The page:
Aug 25, 2020

Support a Rural School in the Himalayas - Updates

Namaste,

Attached is a brief report on our activities of our rural school during the period January to June 2020. There were many interesting things that happened at ABS during this period. However, towards the end of this academic year 2019-20, with the COVID-19 pandemic, our activities needed a fresh way of looking at things.This period has been a time for reflection, building our capacities and being hopeful of things to come for our children and their education.

We thank each one of you for your support and contribution, without whom we would not have been able to achieve whatever we have today.

Best,

Team Aarohi


Attachments:
Jul 1, 2020

Updates on the School Farm Project

From Seed Bombs to Seedlings!

As a result of an eco-fun activity of seed bombing conducted prior to monsoons last year, some of the seeds underwent germination successfully. Various native seeds of kumaon were used in making seed bombs. Some of them were- Chamlai, Bhatoola, Sakina, Ghadi, Kilmaadu, Kathua aadu, Chuaru, Padam, Hisaloo and Kachnaar (these are local tree species). This activity also aimed at growing more native trees near the school premises to protect the pine forests from forest fires. During, the upcoming monsoons, efforts will be made to nurture these young plants into sturdy trees for the future.

Contextualized content for rural mountain children

As an attempt to make education more meaningful and experiential for the rural mountain kids, Aarohi, with the support of donations through GlobalGiving’s School Farm project and Duleep Matthai Conservation Trust initiated development of contextualised learning material using natural resource management methodology. The content designed for the upper primary section aims at achieving the learning goals defined by the Ministry of Human Resource and Development, GoI. These learning goals are the same for schools in both rural and urban areas. Keeping these goals as base, our content provides a context to learning making it more relevant and relatable to the immediate environment.

Through contextualisation of education with farming and ecology, we think parents from the local rural communities will be able to contribute to their child’s learning and the concepts taught under various disciplines will become more relatable to a child, bringing them closer to their local environment. Content has been designed to include the Himalayas, local biodiversity, folk stories, beliefs, traditions, cultures of Kumaon, history and geographical importance of this region, and traditional farming practices.


Attachments:
Mar 3, 2020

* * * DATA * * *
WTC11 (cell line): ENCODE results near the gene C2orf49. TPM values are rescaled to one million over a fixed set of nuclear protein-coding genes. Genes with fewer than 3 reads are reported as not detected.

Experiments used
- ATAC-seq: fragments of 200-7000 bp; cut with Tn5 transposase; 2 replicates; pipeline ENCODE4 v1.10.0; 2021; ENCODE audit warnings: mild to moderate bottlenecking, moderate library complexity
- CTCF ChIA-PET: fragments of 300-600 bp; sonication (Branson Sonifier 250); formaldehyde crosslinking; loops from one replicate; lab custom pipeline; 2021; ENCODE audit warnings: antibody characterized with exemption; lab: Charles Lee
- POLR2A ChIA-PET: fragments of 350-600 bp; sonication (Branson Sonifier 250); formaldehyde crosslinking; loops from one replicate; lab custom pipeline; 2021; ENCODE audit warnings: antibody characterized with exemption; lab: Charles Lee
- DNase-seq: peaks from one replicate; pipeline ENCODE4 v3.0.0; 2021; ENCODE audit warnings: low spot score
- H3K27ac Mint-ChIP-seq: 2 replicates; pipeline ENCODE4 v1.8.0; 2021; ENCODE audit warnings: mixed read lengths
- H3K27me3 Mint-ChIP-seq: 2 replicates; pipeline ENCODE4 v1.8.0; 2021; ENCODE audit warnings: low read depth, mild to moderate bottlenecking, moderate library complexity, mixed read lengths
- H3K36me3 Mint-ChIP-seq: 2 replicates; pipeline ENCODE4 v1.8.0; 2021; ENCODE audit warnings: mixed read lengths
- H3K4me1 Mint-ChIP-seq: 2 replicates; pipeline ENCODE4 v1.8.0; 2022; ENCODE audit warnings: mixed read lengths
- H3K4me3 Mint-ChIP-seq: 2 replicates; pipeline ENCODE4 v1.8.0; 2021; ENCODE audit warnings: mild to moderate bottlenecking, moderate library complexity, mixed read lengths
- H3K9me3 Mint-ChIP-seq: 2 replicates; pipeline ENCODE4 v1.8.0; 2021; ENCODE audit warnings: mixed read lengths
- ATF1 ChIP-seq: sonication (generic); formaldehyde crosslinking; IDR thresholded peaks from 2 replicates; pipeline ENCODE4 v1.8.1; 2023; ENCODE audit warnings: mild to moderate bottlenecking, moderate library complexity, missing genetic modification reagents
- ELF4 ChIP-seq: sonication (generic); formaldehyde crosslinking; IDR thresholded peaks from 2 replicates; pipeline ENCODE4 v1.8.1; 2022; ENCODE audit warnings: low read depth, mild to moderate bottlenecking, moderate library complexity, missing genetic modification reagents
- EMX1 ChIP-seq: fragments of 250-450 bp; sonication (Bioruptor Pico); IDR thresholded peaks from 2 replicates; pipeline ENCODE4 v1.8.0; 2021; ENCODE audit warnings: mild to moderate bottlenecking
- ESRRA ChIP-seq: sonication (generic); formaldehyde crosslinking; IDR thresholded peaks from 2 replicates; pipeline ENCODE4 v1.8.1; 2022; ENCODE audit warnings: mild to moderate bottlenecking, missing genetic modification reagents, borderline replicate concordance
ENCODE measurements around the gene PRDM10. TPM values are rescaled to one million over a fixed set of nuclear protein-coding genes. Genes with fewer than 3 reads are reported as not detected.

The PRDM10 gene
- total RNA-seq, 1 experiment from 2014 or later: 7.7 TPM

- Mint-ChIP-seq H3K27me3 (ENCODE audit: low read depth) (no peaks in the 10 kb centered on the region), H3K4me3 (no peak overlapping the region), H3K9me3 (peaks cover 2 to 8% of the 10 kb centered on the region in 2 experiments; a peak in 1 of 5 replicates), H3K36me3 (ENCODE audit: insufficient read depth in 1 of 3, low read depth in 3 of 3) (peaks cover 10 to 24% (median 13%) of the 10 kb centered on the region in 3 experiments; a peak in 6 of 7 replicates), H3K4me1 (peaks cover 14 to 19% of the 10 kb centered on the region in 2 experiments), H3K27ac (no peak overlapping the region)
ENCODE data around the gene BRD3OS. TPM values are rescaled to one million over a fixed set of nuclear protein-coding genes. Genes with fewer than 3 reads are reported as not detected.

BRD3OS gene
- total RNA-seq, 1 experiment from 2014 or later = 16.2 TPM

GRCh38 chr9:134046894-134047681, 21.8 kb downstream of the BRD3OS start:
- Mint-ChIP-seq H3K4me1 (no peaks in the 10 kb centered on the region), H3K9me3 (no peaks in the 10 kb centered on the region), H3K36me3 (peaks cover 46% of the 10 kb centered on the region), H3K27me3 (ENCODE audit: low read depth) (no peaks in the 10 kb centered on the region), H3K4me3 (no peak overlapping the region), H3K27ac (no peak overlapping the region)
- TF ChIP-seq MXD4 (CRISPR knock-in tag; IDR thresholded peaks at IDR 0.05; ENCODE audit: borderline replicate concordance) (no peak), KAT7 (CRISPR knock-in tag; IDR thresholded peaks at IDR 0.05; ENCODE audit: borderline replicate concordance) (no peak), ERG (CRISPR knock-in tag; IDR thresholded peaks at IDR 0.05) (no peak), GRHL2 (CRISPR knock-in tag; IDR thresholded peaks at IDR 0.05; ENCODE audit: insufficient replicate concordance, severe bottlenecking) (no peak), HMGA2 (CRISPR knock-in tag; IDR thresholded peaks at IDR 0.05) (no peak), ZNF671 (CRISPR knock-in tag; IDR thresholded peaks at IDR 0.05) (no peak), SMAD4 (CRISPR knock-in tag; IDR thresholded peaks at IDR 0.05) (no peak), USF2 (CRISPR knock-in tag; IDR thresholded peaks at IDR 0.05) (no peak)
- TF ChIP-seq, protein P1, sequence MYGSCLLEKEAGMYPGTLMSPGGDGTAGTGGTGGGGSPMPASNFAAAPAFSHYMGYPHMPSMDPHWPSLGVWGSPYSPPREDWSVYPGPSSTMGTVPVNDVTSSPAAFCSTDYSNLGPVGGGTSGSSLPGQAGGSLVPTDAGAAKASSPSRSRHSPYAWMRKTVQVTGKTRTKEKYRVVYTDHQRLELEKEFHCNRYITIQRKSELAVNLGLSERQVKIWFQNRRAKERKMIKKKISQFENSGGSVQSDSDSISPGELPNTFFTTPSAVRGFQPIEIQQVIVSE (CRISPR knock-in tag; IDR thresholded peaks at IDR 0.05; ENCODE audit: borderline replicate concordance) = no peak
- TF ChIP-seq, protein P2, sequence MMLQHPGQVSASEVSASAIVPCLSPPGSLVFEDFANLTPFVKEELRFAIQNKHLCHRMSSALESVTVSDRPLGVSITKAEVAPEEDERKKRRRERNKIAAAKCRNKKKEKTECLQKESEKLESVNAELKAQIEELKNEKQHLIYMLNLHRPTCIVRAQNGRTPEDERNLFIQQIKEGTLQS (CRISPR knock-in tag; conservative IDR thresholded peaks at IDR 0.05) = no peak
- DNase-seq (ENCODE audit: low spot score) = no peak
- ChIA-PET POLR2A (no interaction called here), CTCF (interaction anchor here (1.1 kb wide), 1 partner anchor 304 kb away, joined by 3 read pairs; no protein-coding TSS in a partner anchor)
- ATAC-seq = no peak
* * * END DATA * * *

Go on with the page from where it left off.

Ask a question!

At the very initial stage of project ‘Contextualising Education with Farming and Ecology’, an activity was conducted with Upper Primary students wherein with the help of Inquiry-based approach, students were encouraged to think and ask questions on certain themes from their immediate environment. This list of questions was compiled and shared with team members. Some of the outcomes of the activity were developing thinking skills, framing of questions from their surroundings and understanding of a concept. Most importantly we got to know exactly what kids wanted to know or learn. The approach is an active form of learning where a learner can identify a gap, or a problem by himself and pose an inquiry around a theme.

An assortment of questions asked by the students asked are given as follows:

 

  1. why do we feel warm in light?
  2. The moon also produces light without any human efforts why can't we use that light?
  3. how are we able to see when light is on?
  4. why can't we catch hold of light?
  5. who made Jungle?
  6. who coined the term jungle?
  7. how do plants grow on their own in a Jungle?
  8. why don't stars sparkle on earth?
  9. why are stars so far?
  10. why do we feel hungry?
  11. why do people have a favourite food item?
  12. why is sky blue?
  13. why don't we live in the sky?
  14. who named different seasons?
  15. why do we see different birds in different seasons?
  16. how is a mountain made?
  17. where does water come from?
  18. what is soil made of?
  19. why are there stones in soil?
  20. why doesn’t plastic decay?
  21. how are you able to smell with your nose?
  22. why do we have two holes in our nose?
  23. why do we have two eyes?
  24. why is our tongue of pink colour only?
  25. why can we not see air?

 These questions and more are one of the many aspects that will form the base of our content development exercise in our ‘School Farm Project’.

 
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